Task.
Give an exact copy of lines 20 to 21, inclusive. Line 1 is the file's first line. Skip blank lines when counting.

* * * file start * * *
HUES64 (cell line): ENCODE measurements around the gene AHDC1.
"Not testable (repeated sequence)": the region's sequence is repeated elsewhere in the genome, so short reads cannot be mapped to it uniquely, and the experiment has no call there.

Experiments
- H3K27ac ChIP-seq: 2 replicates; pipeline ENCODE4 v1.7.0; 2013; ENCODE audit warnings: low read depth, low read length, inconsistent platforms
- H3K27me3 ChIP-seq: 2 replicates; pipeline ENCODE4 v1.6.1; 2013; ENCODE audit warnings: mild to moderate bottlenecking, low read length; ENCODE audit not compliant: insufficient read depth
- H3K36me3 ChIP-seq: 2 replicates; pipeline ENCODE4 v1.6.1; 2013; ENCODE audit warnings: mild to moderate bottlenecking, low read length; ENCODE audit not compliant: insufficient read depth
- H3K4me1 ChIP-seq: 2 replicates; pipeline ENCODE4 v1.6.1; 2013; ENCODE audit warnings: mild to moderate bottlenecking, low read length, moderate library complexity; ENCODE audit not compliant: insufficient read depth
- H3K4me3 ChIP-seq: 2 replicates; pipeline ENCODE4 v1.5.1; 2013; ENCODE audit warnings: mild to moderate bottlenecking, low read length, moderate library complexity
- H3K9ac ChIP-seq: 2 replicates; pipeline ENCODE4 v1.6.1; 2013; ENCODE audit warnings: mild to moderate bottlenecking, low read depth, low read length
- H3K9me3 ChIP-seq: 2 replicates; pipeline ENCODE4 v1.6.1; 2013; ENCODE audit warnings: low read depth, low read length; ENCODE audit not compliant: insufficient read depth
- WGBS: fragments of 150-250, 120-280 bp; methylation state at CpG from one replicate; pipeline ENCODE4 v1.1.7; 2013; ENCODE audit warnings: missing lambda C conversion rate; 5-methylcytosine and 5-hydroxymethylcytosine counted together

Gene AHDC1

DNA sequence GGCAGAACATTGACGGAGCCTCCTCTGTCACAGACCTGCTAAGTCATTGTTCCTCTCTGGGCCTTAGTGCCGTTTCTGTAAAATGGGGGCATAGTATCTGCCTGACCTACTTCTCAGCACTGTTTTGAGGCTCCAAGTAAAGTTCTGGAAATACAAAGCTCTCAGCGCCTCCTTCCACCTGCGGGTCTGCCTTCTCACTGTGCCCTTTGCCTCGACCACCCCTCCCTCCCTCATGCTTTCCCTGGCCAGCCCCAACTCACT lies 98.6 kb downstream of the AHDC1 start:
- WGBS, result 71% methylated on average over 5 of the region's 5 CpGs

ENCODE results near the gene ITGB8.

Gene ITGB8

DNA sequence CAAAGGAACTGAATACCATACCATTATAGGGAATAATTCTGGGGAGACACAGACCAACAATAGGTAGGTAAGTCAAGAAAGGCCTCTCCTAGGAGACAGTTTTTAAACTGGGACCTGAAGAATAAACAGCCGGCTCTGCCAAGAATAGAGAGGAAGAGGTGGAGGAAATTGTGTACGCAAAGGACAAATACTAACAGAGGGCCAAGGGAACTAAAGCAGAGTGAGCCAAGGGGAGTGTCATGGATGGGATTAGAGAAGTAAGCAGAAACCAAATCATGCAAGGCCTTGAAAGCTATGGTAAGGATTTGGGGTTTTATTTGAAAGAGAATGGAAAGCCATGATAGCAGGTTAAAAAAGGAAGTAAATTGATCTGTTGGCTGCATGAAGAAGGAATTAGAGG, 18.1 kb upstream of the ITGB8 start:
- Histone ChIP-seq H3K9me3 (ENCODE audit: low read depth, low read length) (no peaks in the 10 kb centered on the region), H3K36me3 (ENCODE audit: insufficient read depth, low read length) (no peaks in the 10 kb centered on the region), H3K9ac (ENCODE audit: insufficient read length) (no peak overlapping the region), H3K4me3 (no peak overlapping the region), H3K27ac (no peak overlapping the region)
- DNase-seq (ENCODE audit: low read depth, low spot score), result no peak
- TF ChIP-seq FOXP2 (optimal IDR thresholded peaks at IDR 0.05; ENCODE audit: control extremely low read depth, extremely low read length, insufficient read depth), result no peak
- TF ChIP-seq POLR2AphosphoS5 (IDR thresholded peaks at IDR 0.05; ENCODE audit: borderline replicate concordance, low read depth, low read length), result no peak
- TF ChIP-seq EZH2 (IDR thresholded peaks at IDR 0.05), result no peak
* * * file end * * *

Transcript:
- TF ChIP-seq FOXP2 (optimal IDR thresholded peaks at IDR 0.05; ENCODE audit: control extremely low read depth, extremely low read length, insufficient read depth), result no peak
- TF ChIP-seq POLR2AphosphoS5 (IDR thresholded peaks at IDR 0.05; ENCODE audit: borderline replicate concordance, low read depth, low read length), result no peak